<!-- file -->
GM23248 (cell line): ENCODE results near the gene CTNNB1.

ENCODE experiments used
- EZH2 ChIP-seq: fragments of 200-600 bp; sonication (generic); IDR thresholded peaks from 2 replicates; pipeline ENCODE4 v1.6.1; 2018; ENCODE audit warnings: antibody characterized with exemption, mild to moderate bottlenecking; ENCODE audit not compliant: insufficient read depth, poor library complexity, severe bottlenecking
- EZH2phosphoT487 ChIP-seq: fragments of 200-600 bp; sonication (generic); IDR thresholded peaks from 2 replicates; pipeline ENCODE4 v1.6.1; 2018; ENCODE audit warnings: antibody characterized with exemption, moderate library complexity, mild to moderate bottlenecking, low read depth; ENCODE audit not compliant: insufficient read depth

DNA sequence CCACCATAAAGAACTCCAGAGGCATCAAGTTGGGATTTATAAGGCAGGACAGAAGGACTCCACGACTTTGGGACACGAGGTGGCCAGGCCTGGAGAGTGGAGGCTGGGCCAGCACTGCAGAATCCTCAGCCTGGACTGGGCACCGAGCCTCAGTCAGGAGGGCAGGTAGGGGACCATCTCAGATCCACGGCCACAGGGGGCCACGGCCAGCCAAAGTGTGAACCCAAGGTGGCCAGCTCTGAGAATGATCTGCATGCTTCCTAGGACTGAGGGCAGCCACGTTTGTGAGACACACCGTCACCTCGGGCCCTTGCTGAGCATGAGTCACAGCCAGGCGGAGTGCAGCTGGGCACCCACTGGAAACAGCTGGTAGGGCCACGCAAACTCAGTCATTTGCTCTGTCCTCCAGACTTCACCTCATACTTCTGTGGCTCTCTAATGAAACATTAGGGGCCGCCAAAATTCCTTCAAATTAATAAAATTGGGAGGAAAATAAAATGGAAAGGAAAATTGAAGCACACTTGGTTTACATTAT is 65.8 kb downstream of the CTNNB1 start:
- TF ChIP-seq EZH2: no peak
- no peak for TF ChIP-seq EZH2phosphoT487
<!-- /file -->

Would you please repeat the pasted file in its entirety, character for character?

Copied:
GM23248 (cell line): ENCODE results near the gene CTNNB1.

ENCODE experiments used
- EZH2 ChIP-seq: fragments of 200-600 bp; sonication (generic); IDR thresholded peaks from 2 replicates; pipeline ENCODE4 v1.6.1; 2018; ENCODE audit warnings: antibody characterized with exemption, mild to moderate bottlenecking; ENCODE audit not compliant: insufficient read depth, poor library complexity, severe bottlenecking
- EZH2phosphoT487 ChIP-seq: fragments of 200-600 bp; sonication (generic); IDR thresholded peaks from 2 replicates; pipeline ENCODE4 v1.6.1; 2018; ENCODE audit warnings: antibody characterized with exemption, moderate library complexity, mild to moderate bottlenecking, low read depth; ENCODE audit not compliant: insufficient read depth

DNA sequence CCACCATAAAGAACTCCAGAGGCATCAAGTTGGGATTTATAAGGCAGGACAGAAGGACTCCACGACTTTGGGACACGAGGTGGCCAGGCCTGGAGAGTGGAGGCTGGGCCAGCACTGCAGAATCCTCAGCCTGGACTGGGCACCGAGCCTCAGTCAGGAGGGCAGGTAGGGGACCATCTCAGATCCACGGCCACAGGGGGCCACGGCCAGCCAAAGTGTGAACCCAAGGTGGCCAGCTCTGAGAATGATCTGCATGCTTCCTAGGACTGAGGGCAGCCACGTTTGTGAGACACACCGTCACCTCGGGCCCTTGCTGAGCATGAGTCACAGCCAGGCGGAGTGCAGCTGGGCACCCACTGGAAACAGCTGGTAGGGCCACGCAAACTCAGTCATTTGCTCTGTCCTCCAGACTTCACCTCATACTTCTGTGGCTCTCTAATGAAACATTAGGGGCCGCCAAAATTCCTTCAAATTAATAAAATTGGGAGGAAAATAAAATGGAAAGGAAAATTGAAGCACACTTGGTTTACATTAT is 65.8 kb downstream of the CTNNB1 start:
- TF ChIP-seq EZH2: no peak
- no peak for TF ChIP-seq EZH2phosphoT487